The conference will mark the launch of Generator, an online FE leadership improvement tool that allows learning providers to measure their progress in adopting new technologies.
But even with a committed leadership, there is still a huge amount of work to do to embed modern technology in education so that it genuinely contributes to the teaching and learning experience. "It isn't something you do over a summer holiday," said Ms Williams, "It is a very big part of your planning over a three- to five-year period."
For Sandra Partington, e-learning manager at City and Islington College in London, which began a technological transformation five years ago, the key to progress is early consultation with staff and lots of it.
"We found it useful to begin with a whole-college exercise. We asked people where they thought we were at with e-learning and where they would like to get to," she said. "That's why our technologies are so embedded across all aspects of college life. It was a whole-college approach."
All classrooms, workshops, laboratories and studios at the college's centres have access to computers and projectors and are linked to the college's teaching and learning platforms. This allows students to access learning resources online or present their work in class using technology.
In addition, the system allows teachers to access useful online tools to check students' attendance, course performance, students' and colleagues' timetables, and even recruitment to their course. They can also gain access to booklists, journals and online specialist educator communities.
There is talk of extending this access to students so that they can view their own performance and attendance records.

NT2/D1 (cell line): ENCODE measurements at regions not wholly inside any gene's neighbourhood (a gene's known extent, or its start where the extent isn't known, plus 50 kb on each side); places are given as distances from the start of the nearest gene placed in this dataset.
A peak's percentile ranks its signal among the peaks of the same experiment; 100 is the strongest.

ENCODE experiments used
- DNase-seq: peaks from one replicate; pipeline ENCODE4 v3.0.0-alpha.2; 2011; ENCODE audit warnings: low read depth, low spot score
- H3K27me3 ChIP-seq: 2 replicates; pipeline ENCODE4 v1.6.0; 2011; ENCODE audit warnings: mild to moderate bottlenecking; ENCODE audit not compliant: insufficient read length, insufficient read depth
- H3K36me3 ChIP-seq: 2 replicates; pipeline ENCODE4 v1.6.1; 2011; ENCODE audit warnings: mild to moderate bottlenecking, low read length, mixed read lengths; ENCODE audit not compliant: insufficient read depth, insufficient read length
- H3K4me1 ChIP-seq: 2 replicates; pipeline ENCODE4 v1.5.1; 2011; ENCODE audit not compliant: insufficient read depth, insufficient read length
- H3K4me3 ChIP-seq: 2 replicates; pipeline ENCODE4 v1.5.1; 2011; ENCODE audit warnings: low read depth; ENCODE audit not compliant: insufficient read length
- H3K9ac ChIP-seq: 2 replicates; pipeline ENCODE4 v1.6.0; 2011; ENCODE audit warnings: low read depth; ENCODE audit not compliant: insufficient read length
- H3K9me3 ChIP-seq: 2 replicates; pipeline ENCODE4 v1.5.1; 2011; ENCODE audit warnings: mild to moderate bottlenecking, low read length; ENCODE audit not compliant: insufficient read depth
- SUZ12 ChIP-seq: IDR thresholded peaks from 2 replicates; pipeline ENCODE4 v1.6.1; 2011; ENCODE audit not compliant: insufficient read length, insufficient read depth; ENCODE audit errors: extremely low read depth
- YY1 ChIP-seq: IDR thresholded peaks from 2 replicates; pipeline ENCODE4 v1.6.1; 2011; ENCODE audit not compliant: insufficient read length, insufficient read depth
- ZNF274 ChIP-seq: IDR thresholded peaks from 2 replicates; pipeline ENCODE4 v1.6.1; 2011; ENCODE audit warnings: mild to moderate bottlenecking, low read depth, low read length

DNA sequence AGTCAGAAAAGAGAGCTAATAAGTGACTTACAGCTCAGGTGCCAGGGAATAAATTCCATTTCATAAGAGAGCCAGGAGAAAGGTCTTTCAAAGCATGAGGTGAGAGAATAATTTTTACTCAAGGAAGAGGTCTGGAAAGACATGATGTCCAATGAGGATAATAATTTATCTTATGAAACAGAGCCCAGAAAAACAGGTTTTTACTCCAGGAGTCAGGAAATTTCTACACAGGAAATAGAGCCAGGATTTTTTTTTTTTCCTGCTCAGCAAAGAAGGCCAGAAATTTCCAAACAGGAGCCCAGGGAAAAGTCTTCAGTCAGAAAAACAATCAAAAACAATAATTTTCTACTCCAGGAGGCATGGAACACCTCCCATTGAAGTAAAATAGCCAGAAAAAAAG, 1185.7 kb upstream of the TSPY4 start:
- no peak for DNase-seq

"The technology cannot replace the job of a good teacher or the need to do hands-on stuff in class," Ms Partington said, "but it has totally enriched the learning experience."
Cerian Ayres, who manages continuing professional development at North Devon College, as well as being programme leader for maths, science and computing, agrees. "Technology does not take away traditional teaching skills; the drive, enthusiasm and knowledge of the teacher," she said. "The technology does not replace this. It just brings an extra resource to the classroom."
Staff must be at the heart of any drive to improve colleges' use of technology in delivering and enhancing the learning experience, Ms Ayres said, and key to this is staff training in new technologies and their uses. As a result, professional development at North Devon College has great emphasis on teaching staff about technology.
In January, the college launched its outstanding teacher framework, which identifies nine key areas to help staff improve their effectiveness as teachers. One emphasises the importance of engaging with new technologies. "Getting staff on board is crucial," Ms Ayres said. "Staff need to feel they have the time and the space to practise with new technologies and to admit to any lack of knowledge in a way that they do not feel threatened or judged."
The importance of technology in delivering education is also recognised in professional development strategies at national level. Staff are required to keep up to speed with technological developments as part of the required 30 hours a year of professional development. The new eCPD programme launched by the Learning and Skills Improvement Service last month complements this.
Further education is preparing for rapid technological change that will present challenges to staff. But the sector is not without experience in this area, allowing providers to learn from best practice. What is, perhaps, reassuring is that most technology soon becomes indispensable.
As Ms Partington said: "I think staff at City and Islington feel it's inconceivable that they did not have this sort of support a few years ago."